One weekend in late June, hundreds of gloomy Bitcoin miners crowded into a luxury hotel in Western China. They had a big problem: Just weeks earlier, the Chinese government banned cryptocurrency mining over concerns about illicit coal mining and underlying financial risks. Now they had to figure out how to move millions of computers out of the country.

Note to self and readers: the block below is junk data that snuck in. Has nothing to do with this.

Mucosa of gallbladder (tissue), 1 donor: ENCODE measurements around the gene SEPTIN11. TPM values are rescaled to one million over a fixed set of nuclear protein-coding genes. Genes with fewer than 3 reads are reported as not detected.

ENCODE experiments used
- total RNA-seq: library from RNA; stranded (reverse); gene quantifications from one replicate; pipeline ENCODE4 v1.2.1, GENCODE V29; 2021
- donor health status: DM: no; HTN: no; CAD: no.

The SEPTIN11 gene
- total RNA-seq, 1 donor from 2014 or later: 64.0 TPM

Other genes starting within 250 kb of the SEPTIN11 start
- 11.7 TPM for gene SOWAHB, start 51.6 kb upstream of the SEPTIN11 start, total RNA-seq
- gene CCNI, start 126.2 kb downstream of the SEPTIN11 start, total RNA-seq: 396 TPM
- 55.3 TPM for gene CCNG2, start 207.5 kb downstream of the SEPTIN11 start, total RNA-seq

The miners sat in rows of white chairs in a hall at the Gran Melia Chengdu Hotel and listened intently to the executives at Bitmain Technologies Ltd., the world’s largest mining-equipment maker. In between presentations about Texas energy fundamentals and crypto mining in Kazakhstan, the attendees nibbled cupcakes, drank cocktails and discussed the dismal outlook for their local industry.